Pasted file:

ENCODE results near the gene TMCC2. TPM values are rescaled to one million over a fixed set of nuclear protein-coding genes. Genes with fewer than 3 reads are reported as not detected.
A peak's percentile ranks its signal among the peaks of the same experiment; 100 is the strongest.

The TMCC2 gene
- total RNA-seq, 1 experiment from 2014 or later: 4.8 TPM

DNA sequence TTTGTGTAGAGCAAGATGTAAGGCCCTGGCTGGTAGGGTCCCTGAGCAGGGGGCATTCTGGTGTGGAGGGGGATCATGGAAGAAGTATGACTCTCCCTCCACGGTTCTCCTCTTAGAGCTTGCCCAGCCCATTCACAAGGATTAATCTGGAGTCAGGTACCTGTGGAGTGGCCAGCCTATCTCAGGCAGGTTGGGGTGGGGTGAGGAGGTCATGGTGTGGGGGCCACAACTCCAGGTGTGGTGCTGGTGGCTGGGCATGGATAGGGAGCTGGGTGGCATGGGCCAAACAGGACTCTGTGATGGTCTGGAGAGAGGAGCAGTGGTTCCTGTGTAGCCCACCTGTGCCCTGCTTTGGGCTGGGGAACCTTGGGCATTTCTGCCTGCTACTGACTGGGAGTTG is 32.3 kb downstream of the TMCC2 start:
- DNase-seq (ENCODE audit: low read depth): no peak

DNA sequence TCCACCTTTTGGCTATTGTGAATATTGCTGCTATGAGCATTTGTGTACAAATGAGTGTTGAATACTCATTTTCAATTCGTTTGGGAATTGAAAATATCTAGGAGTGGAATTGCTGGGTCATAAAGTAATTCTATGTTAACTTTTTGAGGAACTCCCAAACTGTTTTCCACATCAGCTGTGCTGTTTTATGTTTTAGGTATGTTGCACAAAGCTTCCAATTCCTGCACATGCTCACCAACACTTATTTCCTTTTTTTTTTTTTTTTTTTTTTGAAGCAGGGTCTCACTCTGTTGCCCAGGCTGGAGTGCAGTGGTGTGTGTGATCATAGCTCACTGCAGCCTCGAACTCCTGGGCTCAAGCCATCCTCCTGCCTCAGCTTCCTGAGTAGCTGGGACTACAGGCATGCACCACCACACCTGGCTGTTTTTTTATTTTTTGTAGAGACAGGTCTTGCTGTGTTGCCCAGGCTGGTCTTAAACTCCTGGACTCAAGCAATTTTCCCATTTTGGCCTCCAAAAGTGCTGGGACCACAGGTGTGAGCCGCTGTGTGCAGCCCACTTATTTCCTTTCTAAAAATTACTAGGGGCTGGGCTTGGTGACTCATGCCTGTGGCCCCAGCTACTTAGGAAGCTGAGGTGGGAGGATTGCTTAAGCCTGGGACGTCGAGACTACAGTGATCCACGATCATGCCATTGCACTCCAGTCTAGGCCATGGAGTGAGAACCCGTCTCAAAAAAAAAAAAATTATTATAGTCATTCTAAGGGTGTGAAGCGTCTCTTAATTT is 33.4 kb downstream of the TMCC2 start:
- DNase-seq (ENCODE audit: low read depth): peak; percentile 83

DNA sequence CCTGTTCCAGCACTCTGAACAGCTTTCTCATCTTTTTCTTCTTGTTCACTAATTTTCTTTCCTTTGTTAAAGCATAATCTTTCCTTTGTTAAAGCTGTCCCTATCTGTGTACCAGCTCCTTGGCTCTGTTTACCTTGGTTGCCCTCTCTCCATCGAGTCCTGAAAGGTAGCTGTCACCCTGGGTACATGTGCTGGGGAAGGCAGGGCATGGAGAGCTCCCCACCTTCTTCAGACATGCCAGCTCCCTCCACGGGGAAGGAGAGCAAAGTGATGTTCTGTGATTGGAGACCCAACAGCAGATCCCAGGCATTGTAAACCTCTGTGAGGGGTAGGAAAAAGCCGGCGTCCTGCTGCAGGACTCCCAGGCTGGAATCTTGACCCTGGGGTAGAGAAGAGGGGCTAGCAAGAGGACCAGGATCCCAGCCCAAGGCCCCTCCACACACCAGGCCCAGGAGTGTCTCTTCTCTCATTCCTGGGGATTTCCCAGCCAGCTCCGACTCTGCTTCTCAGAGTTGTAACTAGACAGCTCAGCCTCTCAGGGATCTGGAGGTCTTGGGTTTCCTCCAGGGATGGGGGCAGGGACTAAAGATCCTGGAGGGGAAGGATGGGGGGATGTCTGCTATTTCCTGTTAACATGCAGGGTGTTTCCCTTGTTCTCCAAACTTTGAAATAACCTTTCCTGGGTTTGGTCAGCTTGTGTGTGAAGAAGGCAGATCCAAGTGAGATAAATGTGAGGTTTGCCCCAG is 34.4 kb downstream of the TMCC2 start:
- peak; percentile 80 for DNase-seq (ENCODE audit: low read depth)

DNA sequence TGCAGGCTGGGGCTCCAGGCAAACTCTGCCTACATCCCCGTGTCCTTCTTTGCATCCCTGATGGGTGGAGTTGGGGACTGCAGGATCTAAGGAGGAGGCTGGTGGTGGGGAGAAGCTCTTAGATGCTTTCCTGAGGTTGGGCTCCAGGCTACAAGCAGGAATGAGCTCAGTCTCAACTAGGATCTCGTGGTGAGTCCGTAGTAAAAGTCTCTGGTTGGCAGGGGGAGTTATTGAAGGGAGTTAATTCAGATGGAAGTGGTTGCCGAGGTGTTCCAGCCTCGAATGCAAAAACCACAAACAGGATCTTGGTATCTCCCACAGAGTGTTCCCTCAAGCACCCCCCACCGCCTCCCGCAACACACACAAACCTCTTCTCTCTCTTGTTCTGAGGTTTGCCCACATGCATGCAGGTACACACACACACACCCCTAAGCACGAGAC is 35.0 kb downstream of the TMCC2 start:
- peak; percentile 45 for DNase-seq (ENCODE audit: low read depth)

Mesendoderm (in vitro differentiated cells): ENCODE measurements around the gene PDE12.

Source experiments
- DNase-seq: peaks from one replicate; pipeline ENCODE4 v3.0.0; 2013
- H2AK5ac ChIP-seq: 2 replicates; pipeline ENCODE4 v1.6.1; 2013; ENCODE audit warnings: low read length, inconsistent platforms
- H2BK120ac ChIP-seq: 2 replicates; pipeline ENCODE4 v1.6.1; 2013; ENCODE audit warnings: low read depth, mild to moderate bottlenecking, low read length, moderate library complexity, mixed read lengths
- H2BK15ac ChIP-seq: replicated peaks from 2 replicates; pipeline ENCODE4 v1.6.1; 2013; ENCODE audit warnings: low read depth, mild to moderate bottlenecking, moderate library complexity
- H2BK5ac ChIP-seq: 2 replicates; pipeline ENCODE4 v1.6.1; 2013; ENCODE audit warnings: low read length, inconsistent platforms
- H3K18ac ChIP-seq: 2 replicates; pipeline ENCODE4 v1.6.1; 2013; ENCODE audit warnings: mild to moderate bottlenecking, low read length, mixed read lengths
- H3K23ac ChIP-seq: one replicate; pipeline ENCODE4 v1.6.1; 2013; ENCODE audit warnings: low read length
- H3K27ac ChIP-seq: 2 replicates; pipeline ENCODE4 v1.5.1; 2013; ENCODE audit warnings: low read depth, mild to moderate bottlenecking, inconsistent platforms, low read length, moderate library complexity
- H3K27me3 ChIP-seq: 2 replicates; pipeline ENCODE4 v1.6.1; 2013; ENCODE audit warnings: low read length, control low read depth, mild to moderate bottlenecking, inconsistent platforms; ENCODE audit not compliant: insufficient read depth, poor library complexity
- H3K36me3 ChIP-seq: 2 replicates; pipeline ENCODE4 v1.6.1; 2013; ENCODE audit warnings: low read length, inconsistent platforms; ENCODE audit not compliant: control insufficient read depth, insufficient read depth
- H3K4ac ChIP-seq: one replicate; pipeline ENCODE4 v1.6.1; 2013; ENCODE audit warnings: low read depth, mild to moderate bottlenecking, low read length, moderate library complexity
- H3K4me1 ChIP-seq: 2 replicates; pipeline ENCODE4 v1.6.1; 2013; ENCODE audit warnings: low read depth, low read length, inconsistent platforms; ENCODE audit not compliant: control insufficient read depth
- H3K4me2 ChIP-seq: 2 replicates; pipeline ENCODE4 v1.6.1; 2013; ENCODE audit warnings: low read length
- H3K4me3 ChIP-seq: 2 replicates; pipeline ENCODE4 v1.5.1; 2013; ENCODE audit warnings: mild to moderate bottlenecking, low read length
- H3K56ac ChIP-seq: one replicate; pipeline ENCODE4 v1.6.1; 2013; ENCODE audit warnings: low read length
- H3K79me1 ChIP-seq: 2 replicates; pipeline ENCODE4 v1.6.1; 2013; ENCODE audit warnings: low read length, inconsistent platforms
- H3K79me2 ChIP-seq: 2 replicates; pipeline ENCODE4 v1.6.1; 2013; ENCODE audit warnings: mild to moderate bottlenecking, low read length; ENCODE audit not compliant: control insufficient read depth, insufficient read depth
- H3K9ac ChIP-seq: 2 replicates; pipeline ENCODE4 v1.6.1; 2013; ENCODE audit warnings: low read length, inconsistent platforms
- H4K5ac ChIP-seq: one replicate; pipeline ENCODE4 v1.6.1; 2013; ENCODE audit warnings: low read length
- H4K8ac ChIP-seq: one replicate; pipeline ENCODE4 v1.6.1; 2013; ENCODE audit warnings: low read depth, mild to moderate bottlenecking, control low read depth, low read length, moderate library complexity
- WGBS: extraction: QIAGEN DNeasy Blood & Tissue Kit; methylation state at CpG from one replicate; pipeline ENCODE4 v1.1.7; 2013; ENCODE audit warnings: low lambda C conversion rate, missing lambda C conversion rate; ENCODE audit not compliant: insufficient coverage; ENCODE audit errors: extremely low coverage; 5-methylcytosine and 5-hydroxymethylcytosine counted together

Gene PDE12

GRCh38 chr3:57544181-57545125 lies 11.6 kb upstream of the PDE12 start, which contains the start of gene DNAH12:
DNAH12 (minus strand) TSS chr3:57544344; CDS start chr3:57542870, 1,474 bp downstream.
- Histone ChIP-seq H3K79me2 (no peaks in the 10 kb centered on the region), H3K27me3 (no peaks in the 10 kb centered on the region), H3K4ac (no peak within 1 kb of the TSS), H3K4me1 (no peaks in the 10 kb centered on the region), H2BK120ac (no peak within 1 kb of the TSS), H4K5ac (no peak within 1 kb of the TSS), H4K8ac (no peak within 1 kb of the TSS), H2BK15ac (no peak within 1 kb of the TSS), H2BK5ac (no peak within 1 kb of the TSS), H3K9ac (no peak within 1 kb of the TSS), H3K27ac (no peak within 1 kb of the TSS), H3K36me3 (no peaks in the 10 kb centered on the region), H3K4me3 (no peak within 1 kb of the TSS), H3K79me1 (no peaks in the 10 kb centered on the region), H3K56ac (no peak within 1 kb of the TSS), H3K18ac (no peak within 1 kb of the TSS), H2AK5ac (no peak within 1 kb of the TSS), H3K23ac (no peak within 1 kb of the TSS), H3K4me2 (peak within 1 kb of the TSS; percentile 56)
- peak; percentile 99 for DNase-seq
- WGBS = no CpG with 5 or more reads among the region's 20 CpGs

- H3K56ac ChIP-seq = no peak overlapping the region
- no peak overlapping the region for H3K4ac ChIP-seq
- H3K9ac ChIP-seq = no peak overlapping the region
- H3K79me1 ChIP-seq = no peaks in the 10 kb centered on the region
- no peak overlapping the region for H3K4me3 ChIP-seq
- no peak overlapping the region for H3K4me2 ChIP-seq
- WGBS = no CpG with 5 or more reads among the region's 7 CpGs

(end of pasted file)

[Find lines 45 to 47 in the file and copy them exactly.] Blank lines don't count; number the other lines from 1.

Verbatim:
- H3K79me1 ChIP-seq = no peaks in the 10 kb centered on the region
- no peak overlapping the region for H3K4me3 ChIP-seq
- no peak overlapping the region for H3K4me2 ChIP-seq